all business (though very pleasurable business, of course), but I came up a few days early to revisit old haunts and discover new ones. First off was Sanday, which was beautiful and fascinating in snow, rain, hail, sleet, wind and sun (or indeed all of those at the same time). But today I'm in a poetical mood and minded to blog about Wyre, which I visited yesterday in the most glorious spring sunshine (the photos show more cloud than I saw for most of the day).
Wyre was something of a pilgrimage for me. Since my last visit in 1989, I have come to know a lot more about its most famous inhabitants Kolbeinn hruga, who built the castle (pictured above), and especially his son, Bishop Bjarni Kolbeinsson. Bjarni was of course the well-travelled bishop who spent a lot of time in Norway (where his father probably came from). He may have built the lovely little chapel next to the castle pictured below. Bjarni is also the author of a fascinating narrative poem about the Jómsvíkingar, of all things, and their heroic defeat at the battle of Hjörungavágr - his literary activity was probably the last gasp of Orkney's twelfth-century renaissance. Having once translated his poem for a general readership, and having also written more academically about both the saga (some time ago), and various poems about the Jómsvíkingar (in a forthcoming article), I couldn't miss an opportunity to visit the place this learned man came from, though perhaps he, too, like his successor Edwin Muir, many centuries later, had to leave it to reach his full literary potential. Still, the castle (probably the oldest stone castle in Scotland) suggests that Wyre in the twelfth and thirteenth centuries was not then the rather modest place of eighteen inhabitants it is today. But they still appreciate their poets, and the small heritage centre has a display about 'Wyre's Poets', mentioning not only Bjarni Kolbeinsson and Edwin Muir, but also a descendant of Rögnvaldr's called Snækollr Gunnason, who is mentioned in Hákonar saga Hákonarsonar and probably also had a connection with Wyre, though his surviving poetic output is a bit meagre, to say the least.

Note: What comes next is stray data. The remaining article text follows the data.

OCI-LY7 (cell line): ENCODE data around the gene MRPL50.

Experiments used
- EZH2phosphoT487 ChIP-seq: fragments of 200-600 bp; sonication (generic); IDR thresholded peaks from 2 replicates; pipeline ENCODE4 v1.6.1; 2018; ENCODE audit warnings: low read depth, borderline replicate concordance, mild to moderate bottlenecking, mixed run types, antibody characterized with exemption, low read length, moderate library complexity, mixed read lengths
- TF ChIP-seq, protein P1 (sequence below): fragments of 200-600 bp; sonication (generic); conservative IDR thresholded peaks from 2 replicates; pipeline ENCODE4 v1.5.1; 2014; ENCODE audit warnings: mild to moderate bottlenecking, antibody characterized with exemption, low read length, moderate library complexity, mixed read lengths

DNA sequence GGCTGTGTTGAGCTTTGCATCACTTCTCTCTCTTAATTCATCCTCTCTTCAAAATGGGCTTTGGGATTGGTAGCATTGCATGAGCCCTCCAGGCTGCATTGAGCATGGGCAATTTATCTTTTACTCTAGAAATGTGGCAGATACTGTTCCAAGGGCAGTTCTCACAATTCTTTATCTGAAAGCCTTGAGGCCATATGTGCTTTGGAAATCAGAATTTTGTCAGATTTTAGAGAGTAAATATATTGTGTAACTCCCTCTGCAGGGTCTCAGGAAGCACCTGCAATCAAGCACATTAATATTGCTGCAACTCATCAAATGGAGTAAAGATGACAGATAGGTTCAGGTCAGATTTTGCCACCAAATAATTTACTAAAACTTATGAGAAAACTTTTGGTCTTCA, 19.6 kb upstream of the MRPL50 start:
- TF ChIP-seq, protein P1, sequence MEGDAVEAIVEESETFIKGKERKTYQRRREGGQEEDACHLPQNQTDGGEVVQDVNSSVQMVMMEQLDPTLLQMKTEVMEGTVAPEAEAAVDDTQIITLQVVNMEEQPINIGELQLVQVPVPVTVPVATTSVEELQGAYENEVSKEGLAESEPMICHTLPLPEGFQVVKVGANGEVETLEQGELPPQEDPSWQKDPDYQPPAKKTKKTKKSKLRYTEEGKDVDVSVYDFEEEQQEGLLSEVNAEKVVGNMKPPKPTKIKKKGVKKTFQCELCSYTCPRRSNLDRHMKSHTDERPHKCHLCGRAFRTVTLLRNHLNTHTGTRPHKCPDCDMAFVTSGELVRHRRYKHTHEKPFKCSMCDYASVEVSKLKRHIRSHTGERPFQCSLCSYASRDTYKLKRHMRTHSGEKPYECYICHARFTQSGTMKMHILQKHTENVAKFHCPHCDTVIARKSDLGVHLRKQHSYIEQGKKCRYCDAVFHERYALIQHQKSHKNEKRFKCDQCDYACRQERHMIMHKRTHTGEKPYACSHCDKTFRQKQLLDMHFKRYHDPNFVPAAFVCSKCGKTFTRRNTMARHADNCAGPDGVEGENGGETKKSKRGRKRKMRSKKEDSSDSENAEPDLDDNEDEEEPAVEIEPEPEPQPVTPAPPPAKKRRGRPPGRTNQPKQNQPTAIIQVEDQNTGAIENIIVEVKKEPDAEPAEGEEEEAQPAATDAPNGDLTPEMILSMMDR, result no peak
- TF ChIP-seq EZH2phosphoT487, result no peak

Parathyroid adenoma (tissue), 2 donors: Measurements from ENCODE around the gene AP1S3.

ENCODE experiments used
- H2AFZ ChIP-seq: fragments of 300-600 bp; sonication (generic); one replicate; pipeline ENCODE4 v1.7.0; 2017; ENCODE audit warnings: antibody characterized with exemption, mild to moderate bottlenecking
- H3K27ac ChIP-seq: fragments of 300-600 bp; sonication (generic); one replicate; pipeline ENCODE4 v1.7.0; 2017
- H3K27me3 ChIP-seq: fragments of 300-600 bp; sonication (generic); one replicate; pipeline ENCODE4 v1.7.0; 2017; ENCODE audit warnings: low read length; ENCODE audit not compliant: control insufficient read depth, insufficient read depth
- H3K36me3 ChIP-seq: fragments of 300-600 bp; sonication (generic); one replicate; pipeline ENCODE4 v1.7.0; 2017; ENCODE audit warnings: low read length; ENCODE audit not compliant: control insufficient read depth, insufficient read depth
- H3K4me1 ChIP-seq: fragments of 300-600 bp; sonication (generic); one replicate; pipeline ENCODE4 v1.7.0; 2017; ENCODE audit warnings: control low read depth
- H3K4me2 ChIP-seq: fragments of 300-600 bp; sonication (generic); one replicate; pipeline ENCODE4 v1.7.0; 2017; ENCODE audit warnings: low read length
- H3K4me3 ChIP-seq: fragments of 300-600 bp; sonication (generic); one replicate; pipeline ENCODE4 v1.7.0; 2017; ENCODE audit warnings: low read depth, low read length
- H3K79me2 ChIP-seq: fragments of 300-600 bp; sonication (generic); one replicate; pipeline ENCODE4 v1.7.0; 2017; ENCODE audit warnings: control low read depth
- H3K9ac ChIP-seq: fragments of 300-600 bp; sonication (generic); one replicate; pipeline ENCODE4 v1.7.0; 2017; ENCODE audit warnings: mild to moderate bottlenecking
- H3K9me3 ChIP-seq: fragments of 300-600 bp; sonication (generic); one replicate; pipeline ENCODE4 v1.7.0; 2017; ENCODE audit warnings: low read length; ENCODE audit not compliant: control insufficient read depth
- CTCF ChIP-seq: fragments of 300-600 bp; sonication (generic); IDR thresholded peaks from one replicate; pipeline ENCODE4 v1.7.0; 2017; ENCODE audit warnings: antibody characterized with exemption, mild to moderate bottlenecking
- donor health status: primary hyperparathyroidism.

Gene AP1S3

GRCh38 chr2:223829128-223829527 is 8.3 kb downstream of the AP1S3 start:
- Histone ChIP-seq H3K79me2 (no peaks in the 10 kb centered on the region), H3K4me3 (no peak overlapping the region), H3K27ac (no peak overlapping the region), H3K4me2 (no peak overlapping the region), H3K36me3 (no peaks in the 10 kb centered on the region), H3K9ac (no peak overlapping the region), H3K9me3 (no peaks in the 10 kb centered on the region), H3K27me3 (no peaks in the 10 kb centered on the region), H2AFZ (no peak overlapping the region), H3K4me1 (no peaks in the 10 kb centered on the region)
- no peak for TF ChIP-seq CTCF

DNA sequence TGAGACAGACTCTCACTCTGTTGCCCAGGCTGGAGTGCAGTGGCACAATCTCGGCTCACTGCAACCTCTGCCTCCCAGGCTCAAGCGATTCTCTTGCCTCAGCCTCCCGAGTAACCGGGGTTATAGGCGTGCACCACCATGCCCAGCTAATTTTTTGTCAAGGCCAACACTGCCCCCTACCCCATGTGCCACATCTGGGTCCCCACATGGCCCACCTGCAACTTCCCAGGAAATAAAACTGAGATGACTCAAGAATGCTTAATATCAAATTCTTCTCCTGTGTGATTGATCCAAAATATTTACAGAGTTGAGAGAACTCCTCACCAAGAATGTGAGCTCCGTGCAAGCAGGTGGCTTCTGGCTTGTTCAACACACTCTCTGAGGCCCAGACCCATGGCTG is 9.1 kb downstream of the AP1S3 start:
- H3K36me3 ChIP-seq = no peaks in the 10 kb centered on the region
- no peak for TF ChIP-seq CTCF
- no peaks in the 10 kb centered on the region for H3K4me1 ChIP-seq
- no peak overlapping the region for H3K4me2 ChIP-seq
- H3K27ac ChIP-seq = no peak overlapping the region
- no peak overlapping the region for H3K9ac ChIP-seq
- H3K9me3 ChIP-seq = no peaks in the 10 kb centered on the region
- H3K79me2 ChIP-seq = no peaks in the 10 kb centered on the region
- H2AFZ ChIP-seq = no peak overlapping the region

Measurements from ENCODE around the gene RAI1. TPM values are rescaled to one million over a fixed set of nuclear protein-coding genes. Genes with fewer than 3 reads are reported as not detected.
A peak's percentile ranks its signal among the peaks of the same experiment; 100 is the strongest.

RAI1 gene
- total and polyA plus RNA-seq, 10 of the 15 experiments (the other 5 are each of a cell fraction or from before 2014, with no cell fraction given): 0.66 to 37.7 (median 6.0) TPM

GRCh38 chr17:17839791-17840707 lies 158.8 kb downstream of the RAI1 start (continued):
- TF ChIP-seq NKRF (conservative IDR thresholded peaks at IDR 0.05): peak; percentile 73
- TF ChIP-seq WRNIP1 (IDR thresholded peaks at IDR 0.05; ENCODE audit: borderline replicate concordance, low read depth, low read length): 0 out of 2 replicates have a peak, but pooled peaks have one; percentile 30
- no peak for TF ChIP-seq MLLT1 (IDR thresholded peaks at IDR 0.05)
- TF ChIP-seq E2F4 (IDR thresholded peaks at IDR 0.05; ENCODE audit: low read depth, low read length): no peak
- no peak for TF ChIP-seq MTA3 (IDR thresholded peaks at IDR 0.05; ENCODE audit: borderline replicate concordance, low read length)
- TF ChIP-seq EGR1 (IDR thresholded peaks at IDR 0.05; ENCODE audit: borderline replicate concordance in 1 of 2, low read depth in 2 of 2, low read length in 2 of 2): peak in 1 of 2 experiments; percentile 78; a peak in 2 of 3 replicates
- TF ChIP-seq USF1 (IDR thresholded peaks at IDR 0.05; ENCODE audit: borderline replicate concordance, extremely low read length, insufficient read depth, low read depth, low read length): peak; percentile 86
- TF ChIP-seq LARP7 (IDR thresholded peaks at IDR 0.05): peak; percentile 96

Pier Arts Centre in Stromness about Margaret Tait, previously known to me as an experimental film maker. She gets a mention here partly because she made a film 'The Driftback' in the 1950s about farmers returning to live in Wyre, against the tide which then was all about leaving small islands, and partly because it turns out she was a poet, too. The lecture (by Sarah Neely of the University of Stirling) was about the importance of poetry to Tait's films, and the development of her films into what could be described as 'film-poems', but she also published quite a few poems on the page. Many of both her films and poems are about Orkney and it turns out that no Orkney poet can avoid turning their hand to Norse and Viking themes now and again. Here's a snippet from what I think is one of her better ones, originally published in the Orkney Herald in 1959 (and now in Sarah Neely, ed., Margaret Tait: Poems, Stories and Writings, Carcanet 2012, p. 113):
Made other lands seem desirable,
Made the roving sea and the turning world all a prod, a birch upon them, an unknown waiting welcoming motion to receive them,
And in they went
With the prows of their vessels high and proud,
Their weapons clanging against their shields,
With the swift sides of their long ships entering between two lips of water
And at speed rushing -
Yelling off to fight the Irish.
Yesterday was just such a spring day, soon after the equinox, which would have excited the Vikings. Bjarni Kolbeinsson said, slíkt eru yrkisefni 'such matters are material for a poem', and, as a chronicler of similar deeds himself, I'm sure he would have approved.